On Monday, Chris Philp, a Conservative MP and member of the Treasury select committee, put forward new proposals on executive pay. If implemented, they see much higher levels of shareholder oversight and public scrutiny.
This is a subject that is central to Theresa May’s plans for post-Brexit Britain. This week, Mrs May took her ideas to tackle bad behaviour in the boardroom to the G20.
In formulating policy proposals, these ideas are developing from leadership campaign pledges on their way to becoming law. Before taking up residence at Number 10, Mrs May said that “It is not anti-business to suggest that big business needs to change”.
Brexit and executive remuneration are more closely linked than may at first appear.
The Prime Minister said that countries must “not ignore the fact that there is sentiment out there in a number of countries which is anti-globalisation”. Some of this sentiment is fuelled by public anger on corporate tax and executive pay.
So, what could be coming down the tracks for Britain’s boardrooms?
The most tangible proposal is for a new shareholder committee with a role on pay and bonuses, corporate strategy and performance and recommendations to AGMs on the appointment and removal of directors.
The committee would include nominees from each of the five biggest shareholder. The chairman and an employee representative would also take part as non-voting members.
In addition, Mr Philp is proposing mandatory publication of the ratio between the pay levels of median workers and the chief executive. This promises to reveal some eyebrow-raising ratios between the average employee and some of the UK’s highest paid individuals.
Annual shareholder meetings, already producing headline grabbing confrontations, may become even more newsworthy in years to come.
No country for young men (or women)
In recent years, the UK has posted some of the most impressive economic growth figures amongst G8 countries. The graduate recruitment market responded to this, with a huge increase in openings for Britain’s university leavers.
Is this recovery now threatened by economic uncertainty surrounding the UK’s vote to leave the European Union? Initial findings released this week by the Association of Graduate Recruiters suggests a difficult time ahead for the country’s latest cohort of jobseekers.
Earlier in the year, employers had told the Association that they expected vacancies to increase by about 2%. The Association’s chief executive, Stephen Isherwood, is reported in the Financial Times as noting that this is no longer the case:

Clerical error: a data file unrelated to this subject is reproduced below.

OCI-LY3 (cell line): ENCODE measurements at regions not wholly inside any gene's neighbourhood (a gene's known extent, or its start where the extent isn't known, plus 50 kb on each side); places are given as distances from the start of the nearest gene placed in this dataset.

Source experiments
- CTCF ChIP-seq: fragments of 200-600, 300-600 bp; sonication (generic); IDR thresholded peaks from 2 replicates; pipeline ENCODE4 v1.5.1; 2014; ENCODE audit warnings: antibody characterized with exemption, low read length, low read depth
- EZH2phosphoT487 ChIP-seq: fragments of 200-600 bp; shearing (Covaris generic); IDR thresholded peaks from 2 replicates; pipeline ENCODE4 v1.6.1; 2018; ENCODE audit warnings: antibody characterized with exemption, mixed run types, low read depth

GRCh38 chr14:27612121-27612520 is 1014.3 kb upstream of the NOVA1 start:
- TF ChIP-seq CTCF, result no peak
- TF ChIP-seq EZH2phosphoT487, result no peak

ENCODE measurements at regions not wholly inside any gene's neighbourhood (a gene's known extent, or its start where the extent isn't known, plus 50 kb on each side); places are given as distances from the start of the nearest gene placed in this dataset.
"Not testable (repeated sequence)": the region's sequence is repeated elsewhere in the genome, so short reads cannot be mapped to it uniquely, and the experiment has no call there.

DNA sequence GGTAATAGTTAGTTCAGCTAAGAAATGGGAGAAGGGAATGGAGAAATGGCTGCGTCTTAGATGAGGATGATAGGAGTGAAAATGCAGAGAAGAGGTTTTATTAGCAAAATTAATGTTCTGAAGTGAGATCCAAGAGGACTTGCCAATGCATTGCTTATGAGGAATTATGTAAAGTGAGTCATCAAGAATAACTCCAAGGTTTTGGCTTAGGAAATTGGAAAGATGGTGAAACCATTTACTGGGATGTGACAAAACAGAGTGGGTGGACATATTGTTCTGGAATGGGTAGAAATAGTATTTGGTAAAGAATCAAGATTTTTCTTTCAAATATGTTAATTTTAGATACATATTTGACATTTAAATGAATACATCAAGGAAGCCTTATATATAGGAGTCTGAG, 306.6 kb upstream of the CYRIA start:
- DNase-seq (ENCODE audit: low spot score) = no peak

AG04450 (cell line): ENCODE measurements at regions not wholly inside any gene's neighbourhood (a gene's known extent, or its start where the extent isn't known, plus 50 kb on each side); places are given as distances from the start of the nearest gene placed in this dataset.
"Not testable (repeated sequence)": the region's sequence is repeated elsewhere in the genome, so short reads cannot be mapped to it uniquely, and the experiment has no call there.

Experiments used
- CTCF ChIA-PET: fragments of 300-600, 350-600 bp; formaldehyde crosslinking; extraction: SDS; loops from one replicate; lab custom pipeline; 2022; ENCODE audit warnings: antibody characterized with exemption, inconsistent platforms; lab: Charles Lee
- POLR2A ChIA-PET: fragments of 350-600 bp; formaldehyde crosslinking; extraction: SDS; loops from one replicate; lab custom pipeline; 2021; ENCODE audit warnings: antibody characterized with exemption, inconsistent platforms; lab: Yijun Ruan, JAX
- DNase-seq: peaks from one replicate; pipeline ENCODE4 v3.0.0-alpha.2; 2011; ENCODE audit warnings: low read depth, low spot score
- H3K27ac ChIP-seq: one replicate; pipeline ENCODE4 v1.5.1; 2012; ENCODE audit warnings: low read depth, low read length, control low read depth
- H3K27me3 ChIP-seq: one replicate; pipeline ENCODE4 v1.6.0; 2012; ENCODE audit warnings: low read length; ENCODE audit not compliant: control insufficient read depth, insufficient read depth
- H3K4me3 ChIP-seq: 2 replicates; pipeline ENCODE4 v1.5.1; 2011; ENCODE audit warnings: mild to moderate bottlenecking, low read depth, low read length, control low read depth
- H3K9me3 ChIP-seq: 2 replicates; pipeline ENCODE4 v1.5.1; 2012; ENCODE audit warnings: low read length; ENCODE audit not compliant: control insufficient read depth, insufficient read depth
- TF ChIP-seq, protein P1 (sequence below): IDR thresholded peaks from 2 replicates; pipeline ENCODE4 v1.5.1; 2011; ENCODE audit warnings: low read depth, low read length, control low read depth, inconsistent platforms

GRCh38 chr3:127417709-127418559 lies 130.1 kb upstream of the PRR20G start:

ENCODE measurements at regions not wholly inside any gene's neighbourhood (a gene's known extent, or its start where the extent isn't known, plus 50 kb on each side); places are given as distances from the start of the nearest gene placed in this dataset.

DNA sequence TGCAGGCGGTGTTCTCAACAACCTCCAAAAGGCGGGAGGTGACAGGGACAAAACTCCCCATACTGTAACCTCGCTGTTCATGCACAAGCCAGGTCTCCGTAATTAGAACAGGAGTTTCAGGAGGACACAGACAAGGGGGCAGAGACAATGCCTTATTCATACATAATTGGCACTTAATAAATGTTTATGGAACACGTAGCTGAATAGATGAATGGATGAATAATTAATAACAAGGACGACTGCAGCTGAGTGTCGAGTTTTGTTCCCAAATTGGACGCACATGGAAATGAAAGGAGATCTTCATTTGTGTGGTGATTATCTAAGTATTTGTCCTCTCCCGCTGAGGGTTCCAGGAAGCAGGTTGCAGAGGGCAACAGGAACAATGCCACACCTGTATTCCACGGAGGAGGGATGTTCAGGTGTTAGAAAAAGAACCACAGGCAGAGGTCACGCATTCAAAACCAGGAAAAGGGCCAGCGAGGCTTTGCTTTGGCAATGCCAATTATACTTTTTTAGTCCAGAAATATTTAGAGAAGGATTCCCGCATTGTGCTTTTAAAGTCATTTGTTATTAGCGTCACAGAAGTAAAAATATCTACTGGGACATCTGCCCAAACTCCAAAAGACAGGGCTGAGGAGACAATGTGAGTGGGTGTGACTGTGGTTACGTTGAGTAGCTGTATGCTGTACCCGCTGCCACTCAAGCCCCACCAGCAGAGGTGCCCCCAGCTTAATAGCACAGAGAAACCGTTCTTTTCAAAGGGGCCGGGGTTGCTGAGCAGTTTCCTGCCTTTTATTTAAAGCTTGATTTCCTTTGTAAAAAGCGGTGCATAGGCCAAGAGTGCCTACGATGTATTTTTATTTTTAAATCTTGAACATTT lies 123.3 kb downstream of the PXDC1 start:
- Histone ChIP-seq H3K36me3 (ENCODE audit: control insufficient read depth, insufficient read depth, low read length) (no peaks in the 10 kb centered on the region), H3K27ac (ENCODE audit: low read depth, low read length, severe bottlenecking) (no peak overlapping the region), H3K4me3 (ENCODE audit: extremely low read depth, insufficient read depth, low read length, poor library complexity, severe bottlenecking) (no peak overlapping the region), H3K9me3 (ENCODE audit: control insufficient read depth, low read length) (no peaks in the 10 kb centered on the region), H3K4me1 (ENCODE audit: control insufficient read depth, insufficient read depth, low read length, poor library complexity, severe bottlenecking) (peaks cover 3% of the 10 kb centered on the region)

“Something has changed over the past few months. There are a smaller number of vacancies this year than there were last, and the level of economic uncertainty has to be a major contributing factor.”
The expectation of a 2% increase has now turned into a fear of an 8% decline. The Association’s survey of 154 major employers conducted in July and August revealed 19,732 graduate positions. This is down from 21,427 last year.
Retail, construction, engineering and industrial positions have been hardest hit, with 16, 14 and 11 per cent fewer graduate positions respectively. By contrast, there is still growth in the I.T. and telecoms sectors.
Is this purely down to Brexit-related uncertainty? Or does it reflect a broader shift in focus from university graduates to school leavers? A renewed focus on apprenticeships, skills and training may make good quality college leavers more attractive than relatively expensive graduates.
Many degree holders find themselves doing jobs that are not commensurate with either their qualifications or their expectations. Perhaps the UK economy doesn’t need as many graduates as was once thought?
Instead, a focus on engineering and manufacturing may result in increased demand for skilled technical staff, and a renewed interest in apprenticeships and on the job training.
Britain’s youth have to make difficult choices at an early age. Do they go to university and build up a significant level of debt with the possibility of entering the professions? Or do they start earning and carry on learning in an apprenticeship?
If you had your time again, what would you choose?
About the author(s)
Ian is a London-based professional support lawyer (PSL) legal director. Ian is a member of our pensions and combined human resource solutions (CHRS) teams. He works with clients to solve their employment and pensions law issues. Ian maintains a particular focus on 'crossover' issues that benefit from his understanding of both areas of law.